In the year 2022, there is pretty much a simulator for everything on consoles. Farming Simulator, Tourist Bus Simulator and Road Maintenance Simulator are mixed in with the likes of Goat Simulator, DEEEER Simulator: Your Average Everyday Deer Game and now Pro Gymnast Simulator. The latter definitely falls into the category of ‘Includes the word Simulator in the title but is as far from a simulation game as you can imagine’. Sure, it’s a niche category, but it should also tell you everything you need to know about Pro Gymnast Simulator straight away.
About as far away from the gymnasium as you can possibly be, Pro Gymnast Simulator has likely never even laid eyes on a pommel horse or a balance beam. It has more in common with the Trials games, mixed with the difficult controller scheme of Surgeon Simulator. And with those awkward controls comes a game that is equal parts frustrating and laughably bad.
The left stick controls your arms, and the right stick controls your legs. Unlike Surgeon Simulator, this hasn’t been designed to be purposefully confusing, but it is a controller scheme that is very difficult to master.
You do at least play as a gymnast. Of sorts. Pro Gymnast Simulator is a ‘physics’ game where your speed and momentum matters. And how that gymnast looks is down to you, thanks to a – credit where credit is due – robust character creation. There is an unnecessarily large number of sliders from everything such as head size to gluteus width and leg separation.
All of this counts for precisely nought because for the rest of the game you will only see your character from the side on. So, unless you are making them gluts as large as possible, you’re really not going to notice.
Pro Gymnast Simulator is played from a 2.5D perspective where you are side on to view what obstacles are next. Much like the Trials series, you must successfully navigate from one side to the other. There is a decent tutorial to explain the mechanics and intricacies, but it essentially plays a bit like The Floor is Lava, with only a crash mat or a rope indicating a safe place to dismount. It is easy to spot the finishing obstacle thanks to a giant on-screen arrow. Actually, getting to it is another thing entirely.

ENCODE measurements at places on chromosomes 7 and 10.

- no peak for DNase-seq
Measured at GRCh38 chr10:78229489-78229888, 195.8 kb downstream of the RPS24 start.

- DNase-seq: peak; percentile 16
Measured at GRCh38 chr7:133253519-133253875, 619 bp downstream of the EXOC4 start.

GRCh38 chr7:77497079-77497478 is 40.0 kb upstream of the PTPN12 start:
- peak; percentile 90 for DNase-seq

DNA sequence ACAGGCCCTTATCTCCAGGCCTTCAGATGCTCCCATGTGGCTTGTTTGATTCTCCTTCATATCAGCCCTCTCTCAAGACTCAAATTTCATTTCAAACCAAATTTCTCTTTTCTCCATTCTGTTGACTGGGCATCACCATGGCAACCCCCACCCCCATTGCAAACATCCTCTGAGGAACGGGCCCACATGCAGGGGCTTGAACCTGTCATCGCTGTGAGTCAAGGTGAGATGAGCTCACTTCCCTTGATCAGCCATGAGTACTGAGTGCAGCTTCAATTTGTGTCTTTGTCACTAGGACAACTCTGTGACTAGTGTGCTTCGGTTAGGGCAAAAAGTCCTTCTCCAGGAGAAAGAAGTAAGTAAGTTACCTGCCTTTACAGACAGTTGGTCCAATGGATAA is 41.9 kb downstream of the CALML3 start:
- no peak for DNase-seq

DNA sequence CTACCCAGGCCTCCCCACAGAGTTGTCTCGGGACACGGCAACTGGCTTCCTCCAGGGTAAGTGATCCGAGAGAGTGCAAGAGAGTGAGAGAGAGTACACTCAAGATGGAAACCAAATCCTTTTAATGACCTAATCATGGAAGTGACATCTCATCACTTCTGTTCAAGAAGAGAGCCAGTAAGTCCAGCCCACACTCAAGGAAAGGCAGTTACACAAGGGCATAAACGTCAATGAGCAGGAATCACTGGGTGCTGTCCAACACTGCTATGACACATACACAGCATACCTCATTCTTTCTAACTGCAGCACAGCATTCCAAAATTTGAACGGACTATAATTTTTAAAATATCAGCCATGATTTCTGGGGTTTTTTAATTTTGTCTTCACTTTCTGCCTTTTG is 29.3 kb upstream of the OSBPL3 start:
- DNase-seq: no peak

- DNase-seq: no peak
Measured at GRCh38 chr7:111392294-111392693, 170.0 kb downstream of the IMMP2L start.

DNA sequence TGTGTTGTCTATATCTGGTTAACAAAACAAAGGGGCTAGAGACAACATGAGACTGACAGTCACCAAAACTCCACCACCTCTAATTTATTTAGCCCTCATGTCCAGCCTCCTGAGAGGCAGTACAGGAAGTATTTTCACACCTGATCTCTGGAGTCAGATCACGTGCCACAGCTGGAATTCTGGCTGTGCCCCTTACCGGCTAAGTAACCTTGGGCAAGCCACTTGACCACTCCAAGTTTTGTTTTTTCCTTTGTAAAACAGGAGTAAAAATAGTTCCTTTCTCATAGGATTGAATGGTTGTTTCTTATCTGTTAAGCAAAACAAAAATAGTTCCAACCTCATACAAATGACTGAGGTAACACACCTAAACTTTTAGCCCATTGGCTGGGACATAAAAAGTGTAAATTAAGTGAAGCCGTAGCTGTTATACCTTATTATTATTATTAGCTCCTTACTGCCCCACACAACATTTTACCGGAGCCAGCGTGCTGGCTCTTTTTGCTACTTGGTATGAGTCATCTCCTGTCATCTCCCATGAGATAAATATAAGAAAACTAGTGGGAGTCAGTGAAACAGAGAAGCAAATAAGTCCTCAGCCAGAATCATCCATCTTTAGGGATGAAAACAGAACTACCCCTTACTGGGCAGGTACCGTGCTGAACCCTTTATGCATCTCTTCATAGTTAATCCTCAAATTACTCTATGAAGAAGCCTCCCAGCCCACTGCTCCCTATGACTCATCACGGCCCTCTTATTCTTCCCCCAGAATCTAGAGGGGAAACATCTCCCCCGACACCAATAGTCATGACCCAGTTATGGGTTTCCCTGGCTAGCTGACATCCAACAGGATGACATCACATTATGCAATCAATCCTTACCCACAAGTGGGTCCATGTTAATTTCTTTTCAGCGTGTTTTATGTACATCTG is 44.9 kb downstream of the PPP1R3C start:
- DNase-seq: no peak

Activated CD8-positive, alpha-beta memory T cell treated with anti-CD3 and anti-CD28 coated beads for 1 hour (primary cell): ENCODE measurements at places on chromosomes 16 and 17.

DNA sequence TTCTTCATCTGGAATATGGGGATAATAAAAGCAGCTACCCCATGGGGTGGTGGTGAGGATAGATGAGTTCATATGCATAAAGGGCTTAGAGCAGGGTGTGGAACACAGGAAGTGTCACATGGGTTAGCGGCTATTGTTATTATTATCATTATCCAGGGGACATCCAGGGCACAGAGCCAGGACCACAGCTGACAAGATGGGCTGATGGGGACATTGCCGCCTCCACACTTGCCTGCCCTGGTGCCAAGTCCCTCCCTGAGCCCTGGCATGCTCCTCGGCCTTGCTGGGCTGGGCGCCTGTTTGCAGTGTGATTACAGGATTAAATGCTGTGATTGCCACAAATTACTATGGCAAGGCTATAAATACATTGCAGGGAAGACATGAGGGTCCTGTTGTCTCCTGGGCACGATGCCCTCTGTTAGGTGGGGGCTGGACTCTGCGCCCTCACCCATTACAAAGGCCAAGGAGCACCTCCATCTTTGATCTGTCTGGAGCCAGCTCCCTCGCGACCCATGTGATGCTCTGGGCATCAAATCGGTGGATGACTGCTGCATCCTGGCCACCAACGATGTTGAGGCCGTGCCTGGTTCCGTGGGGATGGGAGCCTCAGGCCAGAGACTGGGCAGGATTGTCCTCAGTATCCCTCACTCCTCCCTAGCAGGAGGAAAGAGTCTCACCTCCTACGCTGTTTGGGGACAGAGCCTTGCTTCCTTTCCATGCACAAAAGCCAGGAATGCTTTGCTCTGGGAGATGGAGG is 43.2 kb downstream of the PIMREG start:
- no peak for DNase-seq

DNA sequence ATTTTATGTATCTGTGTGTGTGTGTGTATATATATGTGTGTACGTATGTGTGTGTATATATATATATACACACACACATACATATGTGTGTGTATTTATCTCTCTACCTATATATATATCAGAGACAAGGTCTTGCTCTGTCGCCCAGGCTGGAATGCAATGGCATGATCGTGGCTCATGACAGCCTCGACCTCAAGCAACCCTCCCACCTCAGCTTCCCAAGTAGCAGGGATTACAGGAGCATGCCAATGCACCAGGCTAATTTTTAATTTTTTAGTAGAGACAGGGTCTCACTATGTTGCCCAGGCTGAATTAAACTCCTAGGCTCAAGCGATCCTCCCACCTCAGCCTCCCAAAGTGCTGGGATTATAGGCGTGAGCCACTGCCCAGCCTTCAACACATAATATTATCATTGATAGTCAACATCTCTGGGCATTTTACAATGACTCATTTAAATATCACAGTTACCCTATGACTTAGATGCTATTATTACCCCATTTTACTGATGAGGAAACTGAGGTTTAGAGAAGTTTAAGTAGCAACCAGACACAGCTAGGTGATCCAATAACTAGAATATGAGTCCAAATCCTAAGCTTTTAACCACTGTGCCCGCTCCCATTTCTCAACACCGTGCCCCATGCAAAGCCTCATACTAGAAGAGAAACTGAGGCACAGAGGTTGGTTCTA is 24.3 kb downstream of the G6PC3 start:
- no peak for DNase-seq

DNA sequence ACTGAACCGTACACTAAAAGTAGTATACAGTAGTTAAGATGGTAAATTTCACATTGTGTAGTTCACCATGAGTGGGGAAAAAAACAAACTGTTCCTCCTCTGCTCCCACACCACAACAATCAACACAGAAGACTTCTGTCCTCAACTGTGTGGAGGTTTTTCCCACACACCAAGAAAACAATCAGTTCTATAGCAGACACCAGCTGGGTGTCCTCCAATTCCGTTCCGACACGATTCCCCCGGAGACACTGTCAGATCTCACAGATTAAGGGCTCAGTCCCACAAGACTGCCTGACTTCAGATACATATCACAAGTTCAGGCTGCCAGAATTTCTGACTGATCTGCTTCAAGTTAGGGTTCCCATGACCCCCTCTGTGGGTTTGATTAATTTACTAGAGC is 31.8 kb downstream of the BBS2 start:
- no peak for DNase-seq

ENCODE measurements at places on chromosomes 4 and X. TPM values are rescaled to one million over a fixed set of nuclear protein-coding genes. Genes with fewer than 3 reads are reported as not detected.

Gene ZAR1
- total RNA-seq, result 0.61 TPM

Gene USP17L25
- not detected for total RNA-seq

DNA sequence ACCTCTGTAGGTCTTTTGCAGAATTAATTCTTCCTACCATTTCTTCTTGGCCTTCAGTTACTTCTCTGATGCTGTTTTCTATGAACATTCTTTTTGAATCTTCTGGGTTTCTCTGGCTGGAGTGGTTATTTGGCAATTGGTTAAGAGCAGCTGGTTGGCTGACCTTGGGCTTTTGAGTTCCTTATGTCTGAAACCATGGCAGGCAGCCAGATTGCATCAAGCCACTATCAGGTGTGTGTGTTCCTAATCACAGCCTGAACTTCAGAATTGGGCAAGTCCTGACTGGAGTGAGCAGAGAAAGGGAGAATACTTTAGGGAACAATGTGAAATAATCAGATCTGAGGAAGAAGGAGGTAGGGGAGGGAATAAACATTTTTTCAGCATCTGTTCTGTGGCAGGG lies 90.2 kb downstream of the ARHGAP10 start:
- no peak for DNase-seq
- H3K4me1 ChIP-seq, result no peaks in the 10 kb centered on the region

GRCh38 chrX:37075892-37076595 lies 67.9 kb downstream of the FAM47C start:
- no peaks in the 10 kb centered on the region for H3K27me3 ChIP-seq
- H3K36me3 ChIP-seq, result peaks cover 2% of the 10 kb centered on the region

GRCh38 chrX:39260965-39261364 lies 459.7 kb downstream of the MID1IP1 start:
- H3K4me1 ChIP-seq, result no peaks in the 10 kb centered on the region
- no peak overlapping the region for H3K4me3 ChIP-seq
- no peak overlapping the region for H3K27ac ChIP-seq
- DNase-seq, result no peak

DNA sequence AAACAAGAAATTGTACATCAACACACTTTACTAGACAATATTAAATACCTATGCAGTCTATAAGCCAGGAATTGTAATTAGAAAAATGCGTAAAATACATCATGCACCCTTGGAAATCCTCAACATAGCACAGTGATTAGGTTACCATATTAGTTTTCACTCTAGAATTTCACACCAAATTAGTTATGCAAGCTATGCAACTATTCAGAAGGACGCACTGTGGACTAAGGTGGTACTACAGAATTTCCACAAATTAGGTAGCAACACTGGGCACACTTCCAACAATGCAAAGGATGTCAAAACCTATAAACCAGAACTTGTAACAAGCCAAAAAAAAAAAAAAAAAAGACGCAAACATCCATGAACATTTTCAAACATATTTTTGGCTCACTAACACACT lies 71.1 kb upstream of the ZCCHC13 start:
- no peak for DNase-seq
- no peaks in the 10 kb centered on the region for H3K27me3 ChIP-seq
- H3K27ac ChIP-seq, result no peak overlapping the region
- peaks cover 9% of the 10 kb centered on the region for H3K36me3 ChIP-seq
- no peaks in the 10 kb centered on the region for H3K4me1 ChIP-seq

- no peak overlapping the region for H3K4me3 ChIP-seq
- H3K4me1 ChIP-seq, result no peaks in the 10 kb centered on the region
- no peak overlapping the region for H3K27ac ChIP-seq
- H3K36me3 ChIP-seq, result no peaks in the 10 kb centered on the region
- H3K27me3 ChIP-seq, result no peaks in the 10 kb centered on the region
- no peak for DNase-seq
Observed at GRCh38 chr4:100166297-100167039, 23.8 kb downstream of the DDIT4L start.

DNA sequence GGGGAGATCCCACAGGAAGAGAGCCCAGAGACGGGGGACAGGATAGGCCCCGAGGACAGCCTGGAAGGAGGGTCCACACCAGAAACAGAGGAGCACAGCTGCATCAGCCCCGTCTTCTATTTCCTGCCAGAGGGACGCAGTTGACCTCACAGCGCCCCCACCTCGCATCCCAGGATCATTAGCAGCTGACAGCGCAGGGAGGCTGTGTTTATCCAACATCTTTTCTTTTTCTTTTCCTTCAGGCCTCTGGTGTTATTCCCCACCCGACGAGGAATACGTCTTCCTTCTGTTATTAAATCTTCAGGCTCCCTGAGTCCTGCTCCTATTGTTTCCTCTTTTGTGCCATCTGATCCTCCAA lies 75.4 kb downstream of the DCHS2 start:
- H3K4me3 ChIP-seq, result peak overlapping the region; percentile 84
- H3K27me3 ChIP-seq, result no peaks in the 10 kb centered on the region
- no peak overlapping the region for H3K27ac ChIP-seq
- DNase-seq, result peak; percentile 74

There are two locations with which to do your ‘gymnastics’: California and Tokyo. Tokyo attempts to recreate their bay area but presents it all at nighttime so you can’t really notice it anyways. California takes in the sights and sounds of the various beaches on the West coast of America. The sounds used for the lapping waves give off a false sense of security as they appear to calm you down, but this game is anything but a relaxing experience.
Things start off easy enough with only one or two obstacles to navigate around. It won’t be long before you will be tasked with spinning through timed gates or trying to swing over huge walls. And you will reach a point where you will begin to question your sanity as the difficulty increases to quite frankly, ridiculous levels. There are the occasional fun levels, but these are mixed in with too many frustrating ones.
Hopefully, your sanity check rolls in during the first level, so you don’t have to subject yourself to this.
The physics are janky at best. Case in point: I ended up with 469000 points – roughly 447000 points more than second place – on the Trampoline Arena Challenge level, largely by rolling around on the trampoline as I had lost all momentum straight away.
If the tutorials are still giving you trouble, there is a practice area where you can perfect your skills at a variety of different spots. These can only get you so far though; no amount of practice can prepare you for some of the later levels. There is one literally called Mat Coaster, where you need to ride around on a crash mat to make it to the end of the course. This is actually one of the more fun levels, but also one you can’t really practice for.
If you are really enjoying the ugly side that Pro Gymnast Simulator brings out of people, then how about you create your own levels? There is a level creator within, and it is quite simple to use. You can choose from any of the obstacles in the game straight from the off, nothing needs to be unlocked, and create your hellish nightmares. The only problem here is that there is no option to share with the rest of the world, they can only be stored locally.
For all the above criticisms, there is a way to enjoy Pro Gymnast Simulator. Grab a few friends, copious amounts of alcohol and laugh the night away with it. It can be good fun with others, as you pass the controller, but there’s a chance playing single player will just leave you in a mess on the floor, uttering expletives you didn’t know you had in your vocabulary.
Pro Gymnast Simulator is very much like if the Trials games and Goat Simulator had a love child. The physics will let you down at some point, but I’m half tempted to suggest it has been purposefully designed this way. There is nothing pro, gymnastic, or simulator about Pro Gymnast Simulator. But, some gamers will live for this kind of stuff.
Don the lycra in Pro Gymnast Simulator on Xbox One
- Robust character creation
- Some fun to be had with friends in certain levels
- User created levels cannot be shared
- Very difficult controls
- Not very good physics
- Massive thanks for the free copy of the game go to - RedDeerGames
- Formats - Xbox Series X|S, Xbox One, Switch
- Version reviewed - Xbox One on Xbox Series X
- Release date - 10 June 2022
- Launch price from - £16.74